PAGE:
• An increase in QE could finally ramp the economy up enough to break through the ceiling it is trapped under currently (see Figure 1). However, until the increase in money supply starts flowing THROUGH the economy (i.e. velocity of money), it will only stand to push up asset prices.


Ultimately, an increase in QE only stands to delay the inevitable: the day the spigot gets turned off. Speaking of…

Tapering QE

Right now the Fed has an unrealized gain on its books. The unrealized gain is the improvement in the economy from the recession trough in 2009. At some point it has to close its positions. The Fed faces two outcomes if it begins to sell the bonds purchased through its QE program: economy performs worse or economy holds steady and continues to improve. Unwinding purchases too early may cause growth to stall or fall just as selling a stock without enough bid support will cause it to tumble. Most expectations are for further guidance on a plan to cut back on QE to come about in Q4. The Fed will need to see a few more months of economic data to judge whether the economy has legs it can stand on freely and if there are indeed asset bubbles forming.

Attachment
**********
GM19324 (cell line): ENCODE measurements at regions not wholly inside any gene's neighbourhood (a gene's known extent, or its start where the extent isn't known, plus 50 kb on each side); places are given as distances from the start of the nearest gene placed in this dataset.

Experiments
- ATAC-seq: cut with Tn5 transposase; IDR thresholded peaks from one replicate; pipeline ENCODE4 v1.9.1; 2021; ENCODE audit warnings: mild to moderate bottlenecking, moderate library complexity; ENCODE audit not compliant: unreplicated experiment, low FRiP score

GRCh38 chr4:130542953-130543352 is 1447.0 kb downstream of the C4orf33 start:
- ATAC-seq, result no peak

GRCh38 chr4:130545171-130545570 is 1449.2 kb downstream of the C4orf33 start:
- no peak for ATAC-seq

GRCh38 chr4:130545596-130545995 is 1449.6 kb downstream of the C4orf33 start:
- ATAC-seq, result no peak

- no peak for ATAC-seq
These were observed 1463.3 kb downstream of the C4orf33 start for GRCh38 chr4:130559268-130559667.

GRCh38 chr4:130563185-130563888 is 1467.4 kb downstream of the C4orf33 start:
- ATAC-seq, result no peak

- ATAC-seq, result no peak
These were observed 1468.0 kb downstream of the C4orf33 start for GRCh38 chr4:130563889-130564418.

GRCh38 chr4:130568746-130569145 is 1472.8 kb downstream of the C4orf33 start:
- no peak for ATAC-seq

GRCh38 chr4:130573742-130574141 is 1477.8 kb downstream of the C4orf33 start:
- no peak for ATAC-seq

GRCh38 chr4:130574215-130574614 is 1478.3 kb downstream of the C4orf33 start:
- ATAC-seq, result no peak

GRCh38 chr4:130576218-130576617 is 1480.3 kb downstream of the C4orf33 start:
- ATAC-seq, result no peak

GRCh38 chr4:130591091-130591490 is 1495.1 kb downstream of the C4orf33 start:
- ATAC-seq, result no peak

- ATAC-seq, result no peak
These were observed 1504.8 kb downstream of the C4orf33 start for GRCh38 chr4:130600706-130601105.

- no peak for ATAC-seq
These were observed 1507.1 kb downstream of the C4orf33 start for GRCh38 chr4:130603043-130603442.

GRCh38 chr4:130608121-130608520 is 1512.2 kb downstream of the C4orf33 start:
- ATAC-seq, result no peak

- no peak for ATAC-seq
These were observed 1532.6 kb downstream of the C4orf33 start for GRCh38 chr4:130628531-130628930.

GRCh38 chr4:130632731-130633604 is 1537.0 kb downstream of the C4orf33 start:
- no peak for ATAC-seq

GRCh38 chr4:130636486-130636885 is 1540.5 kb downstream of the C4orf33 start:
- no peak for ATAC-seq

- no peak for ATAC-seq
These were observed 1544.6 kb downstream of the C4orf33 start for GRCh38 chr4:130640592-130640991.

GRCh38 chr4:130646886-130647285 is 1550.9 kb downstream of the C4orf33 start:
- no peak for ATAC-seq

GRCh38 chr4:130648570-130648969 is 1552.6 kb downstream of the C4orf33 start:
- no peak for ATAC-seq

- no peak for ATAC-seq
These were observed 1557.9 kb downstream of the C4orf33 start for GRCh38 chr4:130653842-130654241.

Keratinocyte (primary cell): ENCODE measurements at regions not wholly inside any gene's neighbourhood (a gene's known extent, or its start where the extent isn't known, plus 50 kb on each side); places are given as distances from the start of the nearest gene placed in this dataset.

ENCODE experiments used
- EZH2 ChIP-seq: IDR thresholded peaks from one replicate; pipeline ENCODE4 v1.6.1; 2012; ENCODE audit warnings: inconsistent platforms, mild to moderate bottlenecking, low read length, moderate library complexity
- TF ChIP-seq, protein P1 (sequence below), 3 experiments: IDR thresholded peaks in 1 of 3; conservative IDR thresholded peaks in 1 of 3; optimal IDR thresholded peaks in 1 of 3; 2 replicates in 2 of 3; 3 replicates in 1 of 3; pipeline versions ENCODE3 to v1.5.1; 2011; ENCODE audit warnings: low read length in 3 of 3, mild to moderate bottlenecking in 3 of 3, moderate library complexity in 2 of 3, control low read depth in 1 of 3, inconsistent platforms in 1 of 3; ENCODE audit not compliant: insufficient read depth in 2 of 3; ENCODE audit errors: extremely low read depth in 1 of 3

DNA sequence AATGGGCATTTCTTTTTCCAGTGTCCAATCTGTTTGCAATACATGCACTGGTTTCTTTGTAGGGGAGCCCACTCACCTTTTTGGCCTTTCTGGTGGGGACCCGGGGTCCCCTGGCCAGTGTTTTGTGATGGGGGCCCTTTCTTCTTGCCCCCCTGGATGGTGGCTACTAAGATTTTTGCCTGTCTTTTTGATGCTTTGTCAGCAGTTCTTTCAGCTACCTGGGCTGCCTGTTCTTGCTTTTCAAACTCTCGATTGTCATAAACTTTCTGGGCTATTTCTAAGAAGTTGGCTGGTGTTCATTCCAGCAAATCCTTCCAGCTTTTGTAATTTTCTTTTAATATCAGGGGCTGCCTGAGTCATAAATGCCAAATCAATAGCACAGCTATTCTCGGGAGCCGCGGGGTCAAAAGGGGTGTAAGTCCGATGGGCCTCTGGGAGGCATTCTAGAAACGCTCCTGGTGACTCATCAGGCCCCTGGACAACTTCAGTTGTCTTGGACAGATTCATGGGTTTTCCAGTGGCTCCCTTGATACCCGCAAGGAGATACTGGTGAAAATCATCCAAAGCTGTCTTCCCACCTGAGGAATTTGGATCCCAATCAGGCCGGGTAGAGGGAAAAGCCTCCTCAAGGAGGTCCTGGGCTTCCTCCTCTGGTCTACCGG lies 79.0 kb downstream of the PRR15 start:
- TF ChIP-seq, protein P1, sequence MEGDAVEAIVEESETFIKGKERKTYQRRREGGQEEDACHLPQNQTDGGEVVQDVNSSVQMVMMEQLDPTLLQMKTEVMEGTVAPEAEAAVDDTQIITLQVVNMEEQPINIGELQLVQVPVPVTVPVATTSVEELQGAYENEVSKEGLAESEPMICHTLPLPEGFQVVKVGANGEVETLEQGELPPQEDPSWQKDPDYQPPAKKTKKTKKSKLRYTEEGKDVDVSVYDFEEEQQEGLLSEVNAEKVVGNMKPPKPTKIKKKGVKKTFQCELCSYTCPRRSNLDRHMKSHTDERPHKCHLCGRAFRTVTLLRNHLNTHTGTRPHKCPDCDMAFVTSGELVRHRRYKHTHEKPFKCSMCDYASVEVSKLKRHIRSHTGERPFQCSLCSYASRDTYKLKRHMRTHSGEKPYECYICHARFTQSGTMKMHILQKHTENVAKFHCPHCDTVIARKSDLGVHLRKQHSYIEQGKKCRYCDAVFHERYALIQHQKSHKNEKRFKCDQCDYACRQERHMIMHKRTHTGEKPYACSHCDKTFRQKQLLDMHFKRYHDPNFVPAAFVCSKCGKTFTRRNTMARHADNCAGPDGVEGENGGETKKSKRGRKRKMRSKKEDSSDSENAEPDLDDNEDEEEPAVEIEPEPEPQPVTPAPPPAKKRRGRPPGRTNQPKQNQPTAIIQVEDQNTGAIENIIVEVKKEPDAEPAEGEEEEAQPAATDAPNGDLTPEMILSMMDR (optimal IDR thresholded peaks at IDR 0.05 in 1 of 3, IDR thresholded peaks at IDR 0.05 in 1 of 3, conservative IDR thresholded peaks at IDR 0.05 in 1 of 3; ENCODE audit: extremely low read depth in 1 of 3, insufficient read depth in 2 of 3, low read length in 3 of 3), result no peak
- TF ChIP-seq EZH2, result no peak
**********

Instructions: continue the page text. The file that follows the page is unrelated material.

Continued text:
In my opinion, the Fed needs to decide one way or another and soon. A chart of Wednesday’s price action proves we cannot have Bernanke talking out of both sides of his mouth. Futures moved higher on his initial comments, which appeared to indicate further QE, only to come off highs moments later when he hinted at paring back QE. The release of the FOMC meeting minutes later in the afternoon caused equities to pull back further. Staying in the middle ground will only push uncertainty into risk asset markets and business decisions, especially if comments continue to flow from both sides of the coin.


The minutes displayed more signs of the growing dissent between members on policy action as well as concerns about possible negative outcomes of continuing the current accommodative stance. Included in the minutes were the following statements:

• A number of participants expressed willingness to adjust the flow of purchases downward as early as the June meeting if the economic information received by that time showed evidence of sufficiently strong and sustained growth;